Hospitality, Part 1: The Value of Hospitality

The Lord appeared again to Abraham near the oak grove belonging to Mamre. One day Abraham was sitting at the entrance to his tent during the hottest part of the day.  He looked up and noticed three men standing nearby. When he saw them, he ran to meet them and welcomed them, bowing low to the ground. “My lord,” he said, “if it pleases you, stop here for a while.  Rest in the shade of this tree while water is brought to wash your feet. And since you’ve honored your servant with this visit, let me prepare some food to refresh you before you continue on your journey.”—Génesis 18:1-5 (NLT)

Abraham’s culture had several negative aspects.  Among them, his people exploited slaves, practiced polygamy and concubinage, and encouraged marriage between a brother and his half-sister.  Abraham did not earn God’s favor through moral perfection, but received it by the grace of God who chose him and by the faith through which he received the promise (Genesis 15:6).

Every culture (and the different generations within them) have moral blind spots.  “For everyone has sinned; we all fall short of God’s glorious standard.” (Romans 3:23, NLT).  At the same time, God created human beings in the divine image and likeness (Genesis 1:26).  In spite of sin, we continue to reflect the glory of God in many ways, including in certain  cultural values.

The culture of hospitality illustrated in the story of the three visitors reflects the glory of God.  In the Ancient Middle East, people sinned in many ways, but they shines in offering hospitality and food to the strangers and foreigners who visited them.  They did not enjoy the hotels and restaurants that we have in the modern world, and since human well-being requires travel, people offered invaluable courtesy to those who came to their door.  Every family  felt an obligation to feed inopportune guests, even if it meant they would have to go without food to do so.  A man would be willing to give his life to defend those who had sought refuge under his roof.  Not acting in that way would expose a man to shame.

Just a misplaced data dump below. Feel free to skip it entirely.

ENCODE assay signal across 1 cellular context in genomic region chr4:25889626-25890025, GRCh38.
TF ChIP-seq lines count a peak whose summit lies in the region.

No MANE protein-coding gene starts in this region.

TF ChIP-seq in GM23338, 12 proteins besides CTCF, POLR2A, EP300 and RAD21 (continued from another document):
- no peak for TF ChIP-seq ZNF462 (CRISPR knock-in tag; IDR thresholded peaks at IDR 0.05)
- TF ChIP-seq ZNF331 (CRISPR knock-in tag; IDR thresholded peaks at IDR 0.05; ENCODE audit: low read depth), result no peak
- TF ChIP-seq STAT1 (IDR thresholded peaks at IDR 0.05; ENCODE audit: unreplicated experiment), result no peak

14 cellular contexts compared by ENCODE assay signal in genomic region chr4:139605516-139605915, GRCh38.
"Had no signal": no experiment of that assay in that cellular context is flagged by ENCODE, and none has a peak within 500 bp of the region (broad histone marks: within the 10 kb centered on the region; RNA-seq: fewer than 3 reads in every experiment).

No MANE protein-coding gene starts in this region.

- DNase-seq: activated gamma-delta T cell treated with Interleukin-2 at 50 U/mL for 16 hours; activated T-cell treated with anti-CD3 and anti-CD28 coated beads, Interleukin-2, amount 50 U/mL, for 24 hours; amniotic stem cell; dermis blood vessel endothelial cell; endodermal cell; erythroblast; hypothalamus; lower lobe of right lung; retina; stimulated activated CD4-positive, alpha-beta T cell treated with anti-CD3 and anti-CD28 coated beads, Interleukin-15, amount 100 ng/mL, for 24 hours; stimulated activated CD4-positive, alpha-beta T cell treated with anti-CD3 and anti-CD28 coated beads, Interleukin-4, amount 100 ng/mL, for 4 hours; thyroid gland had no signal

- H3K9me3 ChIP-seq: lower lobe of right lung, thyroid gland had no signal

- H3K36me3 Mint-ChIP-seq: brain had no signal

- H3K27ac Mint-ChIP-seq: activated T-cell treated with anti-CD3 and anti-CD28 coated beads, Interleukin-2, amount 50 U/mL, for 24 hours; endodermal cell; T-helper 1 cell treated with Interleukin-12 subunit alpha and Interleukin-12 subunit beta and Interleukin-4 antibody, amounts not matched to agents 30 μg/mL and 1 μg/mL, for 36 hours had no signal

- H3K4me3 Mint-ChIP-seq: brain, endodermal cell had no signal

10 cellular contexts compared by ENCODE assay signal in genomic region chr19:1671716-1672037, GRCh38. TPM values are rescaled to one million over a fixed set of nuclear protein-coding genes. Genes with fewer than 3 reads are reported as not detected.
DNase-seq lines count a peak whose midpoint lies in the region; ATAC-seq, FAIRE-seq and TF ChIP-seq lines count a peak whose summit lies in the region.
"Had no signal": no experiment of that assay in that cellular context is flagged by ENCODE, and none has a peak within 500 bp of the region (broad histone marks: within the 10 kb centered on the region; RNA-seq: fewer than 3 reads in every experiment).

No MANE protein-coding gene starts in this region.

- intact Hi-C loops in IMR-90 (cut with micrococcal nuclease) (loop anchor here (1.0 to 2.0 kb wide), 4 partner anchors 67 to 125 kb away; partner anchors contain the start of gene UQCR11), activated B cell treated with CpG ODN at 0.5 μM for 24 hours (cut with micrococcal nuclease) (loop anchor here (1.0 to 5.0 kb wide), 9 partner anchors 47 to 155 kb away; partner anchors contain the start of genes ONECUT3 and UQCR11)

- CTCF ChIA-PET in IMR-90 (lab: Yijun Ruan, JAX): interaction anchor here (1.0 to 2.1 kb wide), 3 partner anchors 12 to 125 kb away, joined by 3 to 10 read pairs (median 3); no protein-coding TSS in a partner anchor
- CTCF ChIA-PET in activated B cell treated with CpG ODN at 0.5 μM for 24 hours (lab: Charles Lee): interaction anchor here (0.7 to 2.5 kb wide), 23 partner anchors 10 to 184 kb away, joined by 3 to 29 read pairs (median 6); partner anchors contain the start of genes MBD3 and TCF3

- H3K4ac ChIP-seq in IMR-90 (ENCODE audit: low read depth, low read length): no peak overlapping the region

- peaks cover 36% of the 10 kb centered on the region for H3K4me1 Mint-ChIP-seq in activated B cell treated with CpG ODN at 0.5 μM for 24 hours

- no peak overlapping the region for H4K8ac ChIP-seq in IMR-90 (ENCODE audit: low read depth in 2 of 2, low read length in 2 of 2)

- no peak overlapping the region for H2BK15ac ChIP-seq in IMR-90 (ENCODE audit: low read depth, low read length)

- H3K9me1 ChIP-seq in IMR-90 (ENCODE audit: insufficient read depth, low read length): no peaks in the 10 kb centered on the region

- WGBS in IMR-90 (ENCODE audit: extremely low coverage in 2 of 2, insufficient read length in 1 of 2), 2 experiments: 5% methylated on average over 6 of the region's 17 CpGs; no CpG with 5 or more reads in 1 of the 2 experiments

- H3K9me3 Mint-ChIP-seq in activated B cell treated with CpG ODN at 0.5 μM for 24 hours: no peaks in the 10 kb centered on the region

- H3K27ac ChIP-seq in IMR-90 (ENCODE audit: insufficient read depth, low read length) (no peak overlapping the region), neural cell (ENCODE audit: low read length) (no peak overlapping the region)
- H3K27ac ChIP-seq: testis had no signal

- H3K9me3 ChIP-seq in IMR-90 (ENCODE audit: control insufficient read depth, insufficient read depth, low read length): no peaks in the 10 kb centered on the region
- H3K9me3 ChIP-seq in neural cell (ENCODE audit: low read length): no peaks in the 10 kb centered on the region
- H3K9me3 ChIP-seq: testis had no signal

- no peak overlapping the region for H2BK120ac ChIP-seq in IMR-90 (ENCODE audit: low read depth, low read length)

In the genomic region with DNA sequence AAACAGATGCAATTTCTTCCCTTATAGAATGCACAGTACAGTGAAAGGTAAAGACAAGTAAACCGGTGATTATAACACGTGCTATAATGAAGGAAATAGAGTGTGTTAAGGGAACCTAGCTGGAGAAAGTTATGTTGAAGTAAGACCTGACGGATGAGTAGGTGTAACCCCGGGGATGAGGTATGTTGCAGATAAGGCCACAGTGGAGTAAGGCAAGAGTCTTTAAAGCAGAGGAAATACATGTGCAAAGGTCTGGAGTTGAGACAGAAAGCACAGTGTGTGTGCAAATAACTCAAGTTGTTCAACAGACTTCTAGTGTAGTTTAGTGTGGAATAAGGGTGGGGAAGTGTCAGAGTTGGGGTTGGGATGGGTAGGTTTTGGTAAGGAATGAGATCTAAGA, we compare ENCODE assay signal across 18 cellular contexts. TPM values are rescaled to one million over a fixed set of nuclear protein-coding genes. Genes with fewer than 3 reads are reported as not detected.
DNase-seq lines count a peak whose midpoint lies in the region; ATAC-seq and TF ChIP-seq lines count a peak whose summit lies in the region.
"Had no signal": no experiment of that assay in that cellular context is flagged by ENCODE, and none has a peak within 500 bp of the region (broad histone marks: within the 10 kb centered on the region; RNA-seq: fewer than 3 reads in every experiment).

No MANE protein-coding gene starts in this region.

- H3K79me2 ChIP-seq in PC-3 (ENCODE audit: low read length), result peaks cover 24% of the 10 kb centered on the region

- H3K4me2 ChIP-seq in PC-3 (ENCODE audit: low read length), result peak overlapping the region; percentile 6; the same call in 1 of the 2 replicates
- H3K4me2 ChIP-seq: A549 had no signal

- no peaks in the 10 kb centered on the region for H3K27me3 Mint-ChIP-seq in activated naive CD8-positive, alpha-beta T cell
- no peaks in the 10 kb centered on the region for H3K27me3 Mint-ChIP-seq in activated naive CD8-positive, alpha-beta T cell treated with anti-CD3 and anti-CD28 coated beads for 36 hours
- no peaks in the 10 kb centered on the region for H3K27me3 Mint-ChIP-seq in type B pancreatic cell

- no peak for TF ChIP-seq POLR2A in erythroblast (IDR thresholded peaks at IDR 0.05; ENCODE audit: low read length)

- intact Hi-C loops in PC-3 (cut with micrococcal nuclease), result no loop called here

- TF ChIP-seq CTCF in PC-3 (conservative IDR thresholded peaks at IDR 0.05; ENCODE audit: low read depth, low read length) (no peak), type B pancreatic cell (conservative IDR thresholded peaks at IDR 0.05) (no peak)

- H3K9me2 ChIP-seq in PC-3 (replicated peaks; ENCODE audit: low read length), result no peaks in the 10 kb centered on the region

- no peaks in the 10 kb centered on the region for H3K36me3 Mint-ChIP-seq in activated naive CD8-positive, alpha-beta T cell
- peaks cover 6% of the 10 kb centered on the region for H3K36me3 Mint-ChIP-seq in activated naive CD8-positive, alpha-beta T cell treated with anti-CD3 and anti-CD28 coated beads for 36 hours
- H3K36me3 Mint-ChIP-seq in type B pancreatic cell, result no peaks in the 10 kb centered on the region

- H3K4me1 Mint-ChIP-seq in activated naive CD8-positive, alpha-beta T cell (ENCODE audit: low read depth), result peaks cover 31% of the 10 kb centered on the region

Our modern culture has many good values that Abraham’s culture did not have.  In the same way, Abraham could give us master classes in hospitality.  Churches, and every believer, ought to reflect on the quality of treatment they offer to travelers—especially to foreigners and immigrants—who come to their cities with needs.  Nevertheless, the duty of hospitality has its limits, as we will see in the next entry.

Copyright©2013 by Joseph L. Castleberry.

www.inmigrantesdedios.orgjoe@josephcastleberry.com

Dr. Joseph Castleberry is President of Northwest University in Kirkland, Washington.  He is the author of Your Deepest Dream:  Discovering God’s Vision for Your Life and The Kingdom Net:  Learning to Network Like Jesus.

Follow him on Twitter @DrCastleberry and at www.facebook.com/Joseph.Castleberry.

 

Acerca de joseph6castleberry

A missionary to Latin America for 20 years, I currently serve as president of Northwest University in Kirkland, WA. I am the author of Your Deepest Dream (NavPress, 2012) and The Kingdom Net: Learning to Network Like Jesus (Influence Resources, 2013).
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